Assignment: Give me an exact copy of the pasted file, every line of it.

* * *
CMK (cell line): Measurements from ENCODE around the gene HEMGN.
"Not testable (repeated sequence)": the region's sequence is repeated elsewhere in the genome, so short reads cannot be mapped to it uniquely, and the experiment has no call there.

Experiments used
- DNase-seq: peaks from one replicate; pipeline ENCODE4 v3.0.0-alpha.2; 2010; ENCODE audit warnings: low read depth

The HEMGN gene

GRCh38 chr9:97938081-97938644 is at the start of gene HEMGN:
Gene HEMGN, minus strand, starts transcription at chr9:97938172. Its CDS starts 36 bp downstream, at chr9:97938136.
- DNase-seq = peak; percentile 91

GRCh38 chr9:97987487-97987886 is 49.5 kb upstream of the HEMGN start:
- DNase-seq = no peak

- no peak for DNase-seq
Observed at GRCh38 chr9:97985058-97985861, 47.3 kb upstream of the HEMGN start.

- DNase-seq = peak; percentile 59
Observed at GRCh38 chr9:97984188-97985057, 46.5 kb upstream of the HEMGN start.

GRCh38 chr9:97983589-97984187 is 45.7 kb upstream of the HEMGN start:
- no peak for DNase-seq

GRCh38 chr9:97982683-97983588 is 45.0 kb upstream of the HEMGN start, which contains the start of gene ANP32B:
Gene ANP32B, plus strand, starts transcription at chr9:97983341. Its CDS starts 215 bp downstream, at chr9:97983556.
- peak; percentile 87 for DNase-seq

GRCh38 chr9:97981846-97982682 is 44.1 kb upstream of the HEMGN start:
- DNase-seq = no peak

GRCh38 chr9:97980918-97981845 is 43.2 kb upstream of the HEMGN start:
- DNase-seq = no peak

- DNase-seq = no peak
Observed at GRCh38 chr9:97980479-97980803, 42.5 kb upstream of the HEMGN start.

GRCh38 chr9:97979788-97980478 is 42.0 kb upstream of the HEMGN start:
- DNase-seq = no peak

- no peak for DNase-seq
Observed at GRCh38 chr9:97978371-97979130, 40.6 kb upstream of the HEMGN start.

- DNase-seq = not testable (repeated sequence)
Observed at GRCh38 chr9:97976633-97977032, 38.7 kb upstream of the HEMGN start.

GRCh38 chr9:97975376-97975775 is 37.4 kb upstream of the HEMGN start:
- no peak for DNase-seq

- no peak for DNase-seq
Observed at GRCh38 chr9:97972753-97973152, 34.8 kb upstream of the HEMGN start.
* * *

CMK (cell line): Measurements from ENCODE around the gene HEMGN.
"Not testable (repeated sequence)": the region's sequence is repeated elsewhere in the genome, so short reads cannot be mapped to it uniquely, and the experiment has no call there.

Experiments used
- DNase-seq: peaks from one replicate; pipeline ENCODE4 v3.0.0-alpha.2; 2010; ENCODE audit warnings: low read depth

The HEMGN gene

GRCh38 chr9:97938081-97938644 is at the start of gene HEMGN:
Gene HEMGN, minus strand, starts transcription at chr9:97938172. Its CDS starts 36 bp downstream, at chr9:97938136.
- DNase-seq = peak; percentile 91

GRCh38 chr9:97987487-97987886 is 49.5 kb upstream of the HEMGN start:
- DNase-seq = no peak

- no peak for DNase-seq
Observed at GRCh38 chr9:97985058-97985861, 47.3 kb upstream of the HEMGN start.

- DNase-seq = peak; percentile 59
Observed at GRCh38 chr9:97984188-97985057, 46.5 kb upstream of the HEMGN start.

GRCh38 chr9:97983589-97984187 is 45.7 kb upstream of the HEMGN start:
- no peak for DNase-seq

GRCh38 chr9:97982683-97983588 is 45.0 kb upstream of the HEMGN start, which contains the start of gene ANP32B:
Gene ANP32B, plus strand, starts transcription at chr9:97983341. Its CDS starts 215 bp downstream, at chr9:97983556.
- peak; percentile 87 for DNase-seq

GRCh38 chr9:97981846-97982682 is 44.1 kb upstream of the HEMGN start:
- DNase-seq = no peak

GRCh38 chr9:97980918-97981845 is 43.2 kb upstream of the HEMGN start:
- DNase-seq = no peak

- DNase-seq = no peak
Observed at GRCh38 chr9:97980479-97980803, 42.5 kb upstream of the HEMGN start.

GRCh38 chr9:97979788-97980478 is 42.0 kb upstream of the HEMGN start:
- DNase-seq = no peak

- no peak for DNase-seq
Observed at GRCh38 chr9:97978371-97979130, 40.6 kb upstream of the HEMGN start.

- DNase-seq = not testable (repeated sequence)
Observed at GRCh38 chr9:97976633-97977032, 38.7 kb upstream of the HEMGN start.

GRCh38 chr9:97975376-97975775 is 37.4 kb upstream of the HEMGN start:
- no peak for DNase-seq

- no peak for DNase-seq
Observed at GRCh38 chr9:97972753-97973152, 34.8 kb upstream of the HEMGN start.